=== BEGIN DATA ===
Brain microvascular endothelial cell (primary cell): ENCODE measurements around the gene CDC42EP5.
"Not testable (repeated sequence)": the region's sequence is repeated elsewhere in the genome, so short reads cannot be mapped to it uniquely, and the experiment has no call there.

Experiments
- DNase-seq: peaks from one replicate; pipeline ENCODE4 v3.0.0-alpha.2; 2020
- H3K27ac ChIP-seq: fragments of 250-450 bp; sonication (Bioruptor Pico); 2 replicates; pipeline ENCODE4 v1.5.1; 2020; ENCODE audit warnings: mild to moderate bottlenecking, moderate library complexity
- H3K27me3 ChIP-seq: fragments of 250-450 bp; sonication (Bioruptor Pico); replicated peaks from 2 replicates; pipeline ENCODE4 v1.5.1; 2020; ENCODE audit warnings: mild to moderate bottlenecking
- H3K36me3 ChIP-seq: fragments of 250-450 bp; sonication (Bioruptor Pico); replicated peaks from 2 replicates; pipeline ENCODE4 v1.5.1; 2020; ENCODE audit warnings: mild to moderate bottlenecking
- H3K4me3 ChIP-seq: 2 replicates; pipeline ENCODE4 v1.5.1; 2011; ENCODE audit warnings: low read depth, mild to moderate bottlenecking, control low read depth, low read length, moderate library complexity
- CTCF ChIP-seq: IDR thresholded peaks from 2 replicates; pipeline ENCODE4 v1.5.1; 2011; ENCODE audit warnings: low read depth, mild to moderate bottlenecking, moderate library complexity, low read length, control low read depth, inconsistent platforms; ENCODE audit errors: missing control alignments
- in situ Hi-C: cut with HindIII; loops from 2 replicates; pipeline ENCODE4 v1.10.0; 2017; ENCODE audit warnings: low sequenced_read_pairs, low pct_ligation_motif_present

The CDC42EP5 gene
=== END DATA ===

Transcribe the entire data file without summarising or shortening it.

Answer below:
Brain microvascular endothelial cell (primary cell): ENCODE measurements around the gene CDC42EP5.
"Not testable (repeated sequence)": the region's sequence is repeated elsewhere in the genome, so short reads cannot be mapped to it uniquely, and the experiment has no call there.

Experiments
- DNase-seq: peaks from one replicate; pipeline ENCODE4 v3.0.0-alpha.2; 2020
- H3K27ac ChIP-seq: fragments of 250-450 bp; sonication (Bioruptor Pico); 2 replicates; pipeline ENCODE4 v1.5.1; 2020; ENCODE audit warnings: mild to moderate bottlenecking, moderate library complexity
- H3K27me3 ChIP-seq: fragments of 250-450 bp; sonication (Bioruptor Pico); replicated peaks from 2 replicates; pipeline ENCODE4 v1.5.1; 2020; ENCODE audit warnings: mild to moderate bottlenecking
- H3K36me3 ChIP-seq: fragments of 250-450 bp; sonication (Bioruptor Pico); replicated peaks from 2 replicates; pipeline ENCODE4 v1.5.1; 2020; ENCODE audit warnings: mild to moderate bottlenecking
- H3K4me3 ChIP-seq: 2 replicates; pipeline ENCODE4 v1.5.1; 2011; ENCODE audit warnings: low read depth, mild to moderate bottlenecking, control low read depth, low read length, moderate library complexity
- CTCF ChIP-seq: IDR thresholded peaks from 2 replicates; pipeline ENCODE4 v1.5.1; 2011; ENCODE audit warnings: low read depth, mild to moderate bottlenecking, moderate library complexity, low read length, control low read depth, inconsistent platforms; ENCODE audit errors: missing control alignments
- in situ Hi-C: cut with HindIII; loops from 2 replicates; pipeline ENCODE4 v1.10.0; 2017; ENCODE audit warnings: low sequenced_read_pairs, low pct_ligation_motif_present

The CDC42EP5 gene